“Explainer: How ‘Insider’ Access Made San Francisco Chronicle and Berkeley J-School Miss Real Story Behind Death of Cal Football’s Ted Agu,” https://concussioninc.net/?p=10931
Complete headline links to our series: https://concussioninc.net/?p=10877
by Irvin Muchnick
The San Francisco Chronicle, unofficial stenographer for both sides, this morning broke the story of the University of California’s $4.75 million settlement of the lawsuit by football player Ted Agu’s family for his 2014 wrongful death.
Concussion Inc. is setting out to get copies of the full settlement agreement — and, more important, the transcripts of depositions from the case, which had been informally promised by sources close to it.
In the meantime, here’s what we can say: The deal stinks.
The “non-economic” provisions of the settlement turn out to be initiatives for further education on sickle cell trait, which Ted Agu had, and a promise by Cal football to eliminate the type of extreme punishment drill that killed him. Strength and conditioning coach Damon Harrington, who has shown more than once that he does not belong on the public payroll in our community, is untouched. So is head coach Sonny Dykes. Ultimate accountability here is zero.
In the 2008 University of Central Florida case of Ereck Plancher, sickle cell trait also was a factor. Additionally, athletic trainer Robert Jackson was a responsible player both at UCF and at Berkeley. A Florida jury awarded the Plancher family $10 million. In this new case, the acceptance of liability by the university, and avoiding a jury trial, cut that figure by more than half.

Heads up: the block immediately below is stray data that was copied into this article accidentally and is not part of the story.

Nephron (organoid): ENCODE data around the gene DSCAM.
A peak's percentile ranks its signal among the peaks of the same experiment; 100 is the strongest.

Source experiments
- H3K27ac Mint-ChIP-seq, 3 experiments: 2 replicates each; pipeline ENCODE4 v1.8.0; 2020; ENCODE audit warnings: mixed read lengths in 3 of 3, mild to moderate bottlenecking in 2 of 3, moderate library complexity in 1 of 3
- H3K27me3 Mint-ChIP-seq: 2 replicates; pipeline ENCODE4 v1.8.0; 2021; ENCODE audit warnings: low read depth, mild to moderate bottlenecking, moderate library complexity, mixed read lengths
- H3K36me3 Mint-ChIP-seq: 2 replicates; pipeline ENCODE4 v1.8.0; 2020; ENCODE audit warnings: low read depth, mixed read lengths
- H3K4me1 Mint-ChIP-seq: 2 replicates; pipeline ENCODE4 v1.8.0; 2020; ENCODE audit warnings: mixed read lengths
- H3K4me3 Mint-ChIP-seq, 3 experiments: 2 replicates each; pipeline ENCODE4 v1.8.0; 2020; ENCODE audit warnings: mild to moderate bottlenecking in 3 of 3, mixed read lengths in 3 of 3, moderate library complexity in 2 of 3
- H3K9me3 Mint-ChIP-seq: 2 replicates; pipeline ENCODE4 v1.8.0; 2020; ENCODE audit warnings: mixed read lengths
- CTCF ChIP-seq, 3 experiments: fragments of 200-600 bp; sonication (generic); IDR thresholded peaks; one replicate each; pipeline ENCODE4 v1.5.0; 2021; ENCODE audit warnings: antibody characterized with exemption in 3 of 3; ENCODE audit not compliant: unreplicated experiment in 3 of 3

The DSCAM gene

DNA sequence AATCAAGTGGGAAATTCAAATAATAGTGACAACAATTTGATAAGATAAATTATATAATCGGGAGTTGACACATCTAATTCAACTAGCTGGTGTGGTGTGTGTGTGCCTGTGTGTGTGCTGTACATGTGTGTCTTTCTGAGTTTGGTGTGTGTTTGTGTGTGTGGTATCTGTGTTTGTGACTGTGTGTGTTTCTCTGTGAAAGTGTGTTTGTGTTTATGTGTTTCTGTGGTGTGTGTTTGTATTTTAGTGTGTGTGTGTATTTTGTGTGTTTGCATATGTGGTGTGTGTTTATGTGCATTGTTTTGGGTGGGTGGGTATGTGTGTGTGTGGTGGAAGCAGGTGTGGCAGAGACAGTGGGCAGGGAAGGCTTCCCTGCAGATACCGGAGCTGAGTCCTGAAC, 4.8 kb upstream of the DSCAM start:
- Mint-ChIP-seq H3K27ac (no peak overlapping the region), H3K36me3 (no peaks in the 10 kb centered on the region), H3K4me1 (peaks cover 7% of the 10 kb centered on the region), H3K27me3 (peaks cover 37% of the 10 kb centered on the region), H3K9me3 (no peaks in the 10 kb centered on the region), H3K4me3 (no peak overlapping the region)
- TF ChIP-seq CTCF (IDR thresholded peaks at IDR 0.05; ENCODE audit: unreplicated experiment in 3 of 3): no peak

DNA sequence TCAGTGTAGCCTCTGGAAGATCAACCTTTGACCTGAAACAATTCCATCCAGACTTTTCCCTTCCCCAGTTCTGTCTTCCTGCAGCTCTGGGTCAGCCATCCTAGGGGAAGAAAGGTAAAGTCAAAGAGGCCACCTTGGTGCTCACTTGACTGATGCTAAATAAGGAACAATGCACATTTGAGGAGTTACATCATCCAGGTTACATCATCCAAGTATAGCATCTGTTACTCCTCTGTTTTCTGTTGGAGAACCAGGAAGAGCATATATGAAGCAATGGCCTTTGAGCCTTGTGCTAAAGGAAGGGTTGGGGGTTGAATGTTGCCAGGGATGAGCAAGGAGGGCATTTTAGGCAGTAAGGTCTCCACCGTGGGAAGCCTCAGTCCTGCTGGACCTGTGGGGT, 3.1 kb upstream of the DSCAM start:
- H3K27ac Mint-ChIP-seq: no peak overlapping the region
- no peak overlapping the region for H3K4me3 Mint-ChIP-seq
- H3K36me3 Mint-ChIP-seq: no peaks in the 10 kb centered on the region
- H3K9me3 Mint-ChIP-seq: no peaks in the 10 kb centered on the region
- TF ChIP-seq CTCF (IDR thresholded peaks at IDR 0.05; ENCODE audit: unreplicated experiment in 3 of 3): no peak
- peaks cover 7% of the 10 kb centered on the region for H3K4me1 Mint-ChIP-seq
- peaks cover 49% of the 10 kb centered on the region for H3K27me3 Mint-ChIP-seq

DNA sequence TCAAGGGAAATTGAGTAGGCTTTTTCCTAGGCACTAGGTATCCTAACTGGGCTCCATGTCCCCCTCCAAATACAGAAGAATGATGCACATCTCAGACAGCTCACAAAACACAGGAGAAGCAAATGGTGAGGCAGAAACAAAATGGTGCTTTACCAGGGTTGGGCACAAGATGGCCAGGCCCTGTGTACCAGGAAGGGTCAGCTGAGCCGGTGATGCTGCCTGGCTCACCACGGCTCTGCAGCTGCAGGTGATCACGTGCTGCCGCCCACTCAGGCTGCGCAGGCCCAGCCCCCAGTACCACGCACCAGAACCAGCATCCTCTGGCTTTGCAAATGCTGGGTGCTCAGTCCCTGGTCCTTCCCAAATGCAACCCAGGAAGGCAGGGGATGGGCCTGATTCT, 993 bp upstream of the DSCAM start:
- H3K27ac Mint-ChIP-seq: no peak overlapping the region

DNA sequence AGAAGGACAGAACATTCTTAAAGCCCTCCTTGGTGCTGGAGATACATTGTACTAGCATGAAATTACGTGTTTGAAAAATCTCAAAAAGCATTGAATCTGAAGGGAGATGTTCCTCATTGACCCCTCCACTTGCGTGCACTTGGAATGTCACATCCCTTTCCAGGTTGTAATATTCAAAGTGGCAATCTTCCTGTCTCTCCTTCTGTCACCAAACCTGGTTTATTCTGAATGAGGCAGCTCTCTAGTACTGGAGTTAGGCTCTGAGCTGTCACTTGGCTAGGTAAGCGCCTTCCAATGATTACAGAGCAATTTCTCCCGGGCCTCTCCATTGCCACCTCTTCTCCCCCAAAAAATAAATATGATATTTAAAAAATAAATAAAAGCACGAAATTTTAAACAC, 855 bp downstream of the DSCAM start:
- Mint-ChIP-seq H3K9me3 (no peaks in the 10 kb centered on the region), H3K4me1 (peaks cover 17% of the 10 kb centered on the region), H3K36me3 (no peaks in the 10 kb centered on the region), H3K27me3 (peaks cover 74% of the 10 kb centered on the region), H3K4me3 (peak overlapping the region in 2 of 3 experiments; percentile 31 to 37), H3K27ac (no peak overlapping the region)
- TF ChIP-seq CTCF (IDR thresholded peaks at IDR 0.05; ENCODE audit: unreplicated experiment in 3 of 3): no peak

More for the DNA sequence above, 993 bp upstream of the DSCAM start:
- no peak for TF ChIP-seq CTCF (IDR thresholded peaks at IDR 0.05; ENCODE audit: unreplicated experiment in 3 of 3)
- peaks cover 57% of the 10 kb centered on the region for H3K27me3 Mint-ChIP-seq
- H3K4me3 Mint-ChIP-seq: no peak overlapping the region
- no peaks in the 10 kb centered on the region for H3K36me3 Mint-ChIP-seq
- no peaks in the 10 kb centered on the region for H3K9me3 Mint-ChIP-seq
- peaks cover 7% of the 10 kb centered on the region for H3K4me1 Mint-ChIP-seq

My guess is that the clients, Ted Agu’s survivors, remain true believers in the football system, in all its idiocy, and didn’t want a resolution that could be construed as anything less than “constructive.” Ted’s in memoriam photo remains on the Cal football website and on the bio page of serial maniac Harrington.
Shrewdly, the lawyers and spinmeisters of the University of California have saved the taxpayers more than $5 million out of what is essentially the taxicab account of the multibillion-dollar college football industry.
But by remaining in denial about necessary reforms, they have done all of the rest of us a profound, if predictable, disservice.